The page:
Spokane Valley City Council Member Ben Wick found himself with a little less on his plate after being dropped from two board assignments at the July 3 council meeting.
Mayor Rod Higgins announced he was removing Wick from the Spokane Regional Transportation Council board along with the city finance committee. The action wasn’t advertised on the city’s agenda and occurred toward the end of the meeting prior to the July Fourth holiday.
Wick seemed surprised by the decision.
“As the one being removed from the two committees, I guess I wish I’d had a little bit more of an understanding of what was happening to cause my removal,” Wick said.
Higgins only offered that when setting up committee assignments earlier this year, he had been “attempting to set up a system whereby we would work more smoothly and be more cooperative, and that hasn’t worked that way.”
Council Member Brandi Peetz then attempted to have the matter come forward at a later meeting, but her motion failed.
“I really don’t understand this,” she said.
Committee assignments are up to the discretion of the mayor, Council Member Arne Woodard said, “so he doesn’t really have to give reasons – he has the right to do that and we get to affirm or not affirm.”
Wick said he has served well on the SRTC board and would soon be chairman to represent the community.
“Just thinking at it from a city perspective, not so much for myself,” he said. “I feel like I’ve got a lot of background in transportation that would help our city. I’m sorry if I’ve done something that makes it seem like I’m not a team player.”
“I find this embarrassing,” added Council Member Linda Thompson. “I feel like something egregious should have happened…I’m disappointed in this move.”
The council then affirmed the action in a 4-3 vote, with Higgins, Deputy Mayor Pam Halley and Council Members Arne Woodard and Sam Wood all in favor.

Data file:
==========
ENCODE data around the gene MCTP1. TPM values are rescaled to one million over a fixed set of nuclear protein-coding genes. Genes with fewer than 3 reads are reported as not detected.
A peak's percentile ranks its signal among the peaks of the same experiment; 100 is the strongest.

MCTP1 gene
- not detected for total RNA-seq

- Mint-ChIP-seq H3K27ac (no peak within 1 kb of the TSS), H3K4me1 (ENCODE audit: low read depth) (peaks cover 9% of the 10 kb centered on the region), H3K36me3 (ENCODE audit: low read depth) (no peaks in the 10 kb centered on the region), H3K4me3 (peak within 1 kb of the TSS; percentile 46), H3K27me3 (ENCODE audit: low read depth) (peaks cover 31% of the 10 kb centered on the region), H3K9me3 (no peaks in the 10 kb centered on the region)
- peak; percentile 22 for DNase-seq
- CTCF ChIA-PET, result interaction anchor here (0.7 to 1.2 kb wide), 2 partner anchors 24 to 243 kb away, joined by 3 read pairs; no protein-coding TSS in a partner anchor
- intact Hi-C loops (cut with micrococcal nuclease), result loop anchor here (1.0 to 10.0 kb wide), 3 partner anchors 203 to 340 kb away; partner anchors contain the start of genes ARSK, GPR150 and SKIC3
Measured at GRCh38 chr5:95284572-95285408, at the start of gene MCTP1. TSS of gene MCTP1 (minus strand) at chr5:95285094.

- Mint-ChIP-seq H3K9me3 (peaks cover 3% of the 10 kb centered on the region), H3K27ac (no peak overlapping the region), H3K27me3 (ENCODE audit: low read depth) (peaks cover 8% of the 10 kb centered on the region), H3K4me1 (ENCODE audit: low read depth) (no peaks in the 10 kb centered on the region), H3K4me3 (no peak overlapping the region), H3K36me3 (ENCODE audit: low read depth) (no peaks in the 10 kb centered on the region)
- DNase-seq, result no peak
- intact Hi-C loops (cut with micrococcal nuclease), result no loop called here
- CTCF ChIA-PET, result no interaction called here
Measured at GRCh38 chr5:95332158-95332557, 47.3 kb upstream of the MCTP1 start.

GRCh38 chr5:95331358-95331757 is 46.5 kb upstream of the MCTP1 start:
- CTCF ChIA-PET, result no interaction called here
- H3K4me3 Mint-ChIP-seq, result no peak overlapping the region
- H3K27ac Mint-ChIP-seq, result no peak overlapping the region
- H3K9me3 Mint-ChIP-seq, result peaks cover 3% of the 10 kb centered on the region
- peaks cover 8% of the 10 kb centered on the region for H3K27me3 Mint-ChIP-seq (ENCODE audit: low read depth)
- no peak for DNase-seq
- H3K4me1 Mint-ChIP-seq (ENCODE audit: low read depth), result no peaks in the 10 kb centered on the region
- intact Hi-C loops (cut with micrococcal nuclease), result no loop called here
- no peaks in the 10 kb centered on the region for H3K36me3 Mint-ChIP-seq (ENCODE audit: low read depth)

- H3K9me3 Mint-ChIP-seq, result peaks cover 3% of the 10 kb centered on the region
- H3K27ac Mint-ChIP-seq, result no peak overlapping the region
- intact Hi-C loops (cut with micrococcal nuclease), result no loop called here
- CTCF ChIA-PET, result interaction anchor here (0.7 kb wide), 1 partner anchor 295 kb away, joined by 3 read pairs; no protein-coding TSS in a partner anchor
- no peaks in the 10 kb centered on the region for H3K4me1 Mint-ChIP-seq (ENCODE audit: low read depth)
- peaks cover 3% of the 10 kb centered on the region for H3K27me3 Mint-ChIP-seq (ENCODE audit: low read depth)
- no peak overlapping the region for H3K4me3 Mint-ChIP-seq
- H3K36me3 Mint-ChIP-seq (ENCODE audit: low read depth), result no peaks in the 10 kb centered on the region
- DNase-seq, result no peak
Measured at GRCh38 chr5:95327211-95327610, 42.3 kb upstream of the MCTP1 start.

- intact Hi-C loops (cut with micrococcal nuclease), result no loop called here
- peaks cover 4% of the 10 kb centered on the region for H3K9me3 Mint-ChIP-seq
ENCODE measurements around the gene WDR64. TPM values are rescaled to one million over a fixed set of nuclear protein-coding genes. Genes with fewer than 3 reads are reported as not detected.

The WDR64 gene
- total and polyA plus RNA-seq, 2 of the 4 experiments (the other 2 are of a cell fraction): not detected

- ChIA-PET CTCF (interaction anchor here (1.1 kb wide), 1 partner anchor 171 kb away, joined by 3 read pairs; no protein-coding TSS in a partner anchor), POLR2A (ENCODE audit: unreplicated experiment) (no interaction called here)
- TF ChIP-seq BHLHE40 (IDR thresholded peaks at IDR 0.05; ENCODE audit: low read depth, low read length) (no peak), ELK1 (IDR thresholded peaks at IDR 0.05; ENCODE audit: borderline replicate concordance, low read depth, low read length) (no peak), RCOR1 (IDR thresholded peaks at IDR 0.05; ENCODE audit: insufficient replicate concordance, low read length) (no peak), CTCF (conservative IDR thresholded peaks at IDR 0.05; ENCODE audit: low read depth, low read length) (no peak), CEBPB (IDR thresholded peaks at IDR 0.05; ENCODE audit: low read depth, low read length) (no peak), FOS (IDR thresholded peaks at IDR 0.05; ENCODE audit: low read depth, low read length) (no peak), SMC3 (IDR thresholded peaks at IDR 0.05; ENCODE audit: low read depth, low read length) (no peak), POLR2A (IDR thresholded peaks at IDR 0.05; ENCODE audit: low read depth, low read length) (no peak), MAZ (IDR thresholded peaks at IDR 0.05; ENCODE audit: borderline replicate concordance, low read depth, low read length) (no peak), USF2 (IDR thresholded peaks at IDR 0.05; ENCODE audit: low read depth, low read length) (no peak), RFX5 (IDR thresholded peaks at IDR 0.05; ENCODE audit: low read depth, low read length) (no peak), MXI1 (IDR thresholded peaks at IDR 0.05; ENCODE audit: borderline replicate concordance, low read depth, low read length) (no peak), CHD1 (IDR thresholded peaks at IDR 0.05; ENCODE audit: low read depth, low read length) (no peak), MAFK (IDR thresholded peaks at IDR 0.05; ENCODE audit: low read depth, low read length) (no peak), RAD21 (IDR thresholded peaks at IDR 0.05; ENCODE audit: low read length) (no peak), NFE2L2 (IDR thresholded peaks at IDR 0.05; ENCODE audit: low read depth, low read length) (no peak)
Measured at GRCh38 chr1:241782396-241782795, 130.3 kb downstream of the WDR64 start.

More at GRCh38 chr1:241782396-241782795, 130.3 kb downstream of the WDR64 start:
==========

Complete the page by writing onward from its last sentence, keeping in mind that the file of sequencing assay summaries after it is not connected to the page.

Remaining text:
Wick recently earned his Advanced Certificate of Municipal Leadership from the Association of Washington Cities. He is the only council member to achieve that accomplishment.
At this Tuesday’s meeting, the community had their chance to respond, with over two dozen greeting Wick and council members – with chants of “What have we lost? Leadership!” -- prior to the meetings start.
Once the meeting started, Higgins, citing a long agenda, said he would limit public comment to two half-hour increments. In that time, many approached the podium to express their displeasure on how the matter was dealt with the week before.
“I thought we were beyond this,” said resident Tim Lake. “There was not sufficient notice for the citizens of Spokane Valley to comment on this.”
Sally Jackson – a longtime community activist who at times has sought the disincorporation of Spokane Valley – chastised council members as “a bunch of old codgers who don’t understand the art of compromise.”
“Instead of welcoming (Wick), you’ve cut him out,” she said. “This is a representative form of government…if you don’t understand it, you shouldn’t be on this council.”
There was some support for the mayor’s decision, notably from former Council Member Ed Pace – whom Wick defeated in last November’s general election.
“The appointment to the committees is the mayor’s job,” he said. “Everything you did was good.”